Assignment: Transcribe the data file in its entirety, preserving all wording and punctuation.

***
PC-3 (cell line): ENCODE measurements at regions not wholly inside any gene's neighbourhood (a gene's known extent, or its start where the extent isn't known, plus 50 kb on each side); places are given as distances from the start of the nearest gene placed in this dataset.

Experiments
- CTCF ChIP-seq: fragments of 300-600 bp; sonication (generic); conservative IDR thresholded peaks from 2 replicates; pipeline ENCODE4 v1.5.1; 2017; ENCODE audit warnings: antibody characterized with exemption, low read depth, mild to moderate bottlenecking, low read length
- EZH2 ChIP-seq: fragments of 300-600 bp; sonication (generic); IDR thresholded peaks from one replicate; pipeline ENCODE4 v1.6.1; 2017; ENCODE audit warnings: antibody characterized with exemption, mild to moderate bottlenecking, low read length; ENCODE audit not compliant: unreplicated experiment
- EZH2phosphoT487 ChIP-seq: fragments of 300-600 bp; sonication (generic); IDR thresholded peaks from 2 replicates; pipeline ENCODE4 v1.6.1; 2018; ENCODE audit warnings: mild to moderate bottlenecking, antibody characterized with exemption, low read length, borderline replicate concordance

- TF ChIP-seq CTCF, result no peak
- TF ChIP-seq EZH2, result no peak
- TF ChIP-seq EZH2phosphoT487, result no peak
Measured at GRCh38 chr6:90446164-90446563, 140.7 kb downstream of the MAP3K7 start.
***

PC-3 (cell line): ENCODE measurements at regions not wholly inside any gene's neighbourhood (a gene's known extent, or its start where the extent isn't known, plus 50 kb on each side); places are given as distances from the start of the nearest gene placed in this dataset.

Experiments
- CTCF ChIP-seq: fragments of 300-600 bp; sonication (generic); conservative IDR thresholded peaks from 2 replicates; pipeline ENCODE4 v1.5.1; 2017; ENCODE audit warnings: antibody characterized with exemption, low read depth, mild to moderate bottlenecking, low read length
- EZH2 ChIP-seq: fragments of 300-600 bp; sonication (generic); IDR thresholded peaks from one replicate; pipeline ENCODE4 v1.6.1; 2017; ENCODE audit warnings: antibody characterized with exemption, mild to moderate bottlenecking, low read length; ENCODE audit not compliant: unreplicated experiment
- EZH2phosphoT487 ChIP-seq: fragments of 300-600 bp; sonication (generic); IDR thresholded peaks from 2 replicates; pipeline ENCODE4 v1.6.1; 2018; ENCODE audit warnings: mild to moderate bottlenecking, antibody characterized with exemption, low read length, borderline replicate concordance

- TF ChIP-seq CTCF, result no peak
- TF ChIP-seq EZH2, result no peak
- TF ChIP-seq EZH2phosphoT487, result no peak
Measured at GRCh38 chr6:90446164-90446563, 140.7 kb downstream of the MAP3K7 start.